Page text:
Ok, don’t paint all of it black. But add some contrast this spring with something really interesting, a conversation piece. Plant something black. I came back from my holiday vacation to find Black Plants by Paul Bonnie on my desk. It was an interesting contrast to the white swirl of snowflakes that I could see out the office window. The featured plants are gorgeous and unexpected–a nice change from the usual botanical suspects gracing the nursery. Now they’re not all pitch-black per se, but some plants have black leaves or stripes on their petals or are deep shades of purple or burgundy. I’ve included a couple of examples below!
Black hollyhock (Alcea rosea 'Nigra')
Large wild ginger (Asarum maximum)
Purchase Black Plants: 75 Striking Choices for the Garden through Amazon.
I’m not sure how these cute cups escaped our gift guide, but my dad gave one to all the gardeners in his life–my mom, sister and I–for Christmas. Made to look like terra cotta pots, these mugs are available at Lee Valley Tools!
Well, my work week is just about done, which means I’ll be taking an indulgence-filled break from being a budding gardener. I just wanted to wish everyone a safe and happy holiday season. We have lots of great gardening tips and ideas planned for 2010. And, as always, welcome your feedback about what you want to see on the site (please leave your comments below).
See you next year!
The Ontario Ministry of Natural Resources has recently created a Tree Atlas. This helpful tool allows you to choose your region on a map and then provides you with a list of trees that will thrive in your area. Each tree’s page features photos, optimal growing conditions and interesting facts. Surf around a bit and you will find there is also lots of helpful information about the environmental importance of trees, as well as Ontario’s pledge to plant 50 million trees by 2020. You can make your own pledge to plant a tree by filling out a special form on the site. My lot is not particularly huge, but once we decide how we’re going to block out the new two-story house going up behind us, I will be ready to make my pledge!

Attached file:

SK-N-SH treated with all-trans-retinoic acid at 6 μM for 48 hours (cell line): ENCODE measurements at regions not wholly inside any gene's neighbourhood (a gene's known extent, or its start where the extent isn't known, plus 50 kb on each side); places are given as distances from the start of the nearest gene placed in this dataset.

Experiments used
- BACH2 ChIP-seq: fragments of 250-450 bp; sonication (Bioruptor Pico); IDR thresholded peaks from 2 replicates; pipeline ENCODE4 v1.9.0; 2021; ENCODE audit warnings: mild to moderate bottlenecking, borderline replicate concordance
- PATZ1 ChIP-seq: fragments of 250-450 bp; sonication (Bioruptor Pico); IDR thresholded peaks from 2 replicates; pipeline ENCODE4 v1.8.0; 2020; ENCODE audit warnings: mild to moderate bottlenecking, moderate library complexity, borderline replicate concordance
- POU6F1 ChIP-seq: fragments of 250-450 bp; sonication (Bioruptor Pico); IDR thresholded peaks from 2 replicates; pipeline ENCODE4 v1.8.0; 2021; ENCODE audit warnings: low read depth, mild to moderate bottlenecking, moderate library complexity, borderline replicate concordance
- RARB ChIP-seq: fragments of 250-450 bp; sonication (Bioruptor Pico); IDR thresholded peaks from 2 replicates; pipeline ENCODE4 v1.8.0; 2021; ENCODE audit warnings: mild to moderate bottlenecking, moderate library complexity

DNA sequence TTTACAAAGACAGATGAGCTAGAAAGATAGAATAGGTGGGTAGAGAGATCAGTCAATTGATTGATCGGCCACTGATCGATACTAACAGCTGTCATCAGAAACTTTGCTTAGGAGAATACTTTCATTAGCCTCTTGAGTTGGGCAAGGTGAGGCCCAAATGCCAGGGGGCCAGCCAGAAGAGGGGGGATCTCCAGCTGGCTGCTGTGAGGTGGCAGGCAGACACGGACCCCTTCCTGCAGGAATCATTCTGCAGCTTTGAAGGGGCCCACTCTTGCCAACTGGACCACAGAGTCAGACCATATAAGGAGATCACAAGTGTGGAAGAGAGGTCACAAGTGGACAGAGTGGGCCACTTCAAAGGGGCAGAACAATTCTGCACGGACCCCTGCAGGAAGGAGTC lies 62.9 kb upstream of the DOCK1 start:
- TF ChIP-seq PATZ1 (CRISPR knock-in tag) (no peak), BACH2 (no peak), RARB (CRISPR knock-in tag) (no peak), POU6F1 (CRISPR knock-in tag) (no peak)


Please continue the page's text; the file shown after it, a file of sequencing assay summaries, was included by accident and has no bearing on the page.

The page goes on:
The folks at Canadian Tire hosted a festive ‘Christmas in July’ event back in the summer at their offices. Upon leaving, we got a gift bag of holiday treats featuring some of their products, like NOMA tree lights and a Christmas pickle ornament. I found this last item a little odd until I read on the tag that in Old World Germany, the last decoration placed on the tree–said pickle–would be hidden among the boughs and the first child to find it Christmas morning would be blessed with good luck. I wonder if they used a real pickle back then! Needless to say, this little gem is going to my good friend Heather who LOVES dill pickles.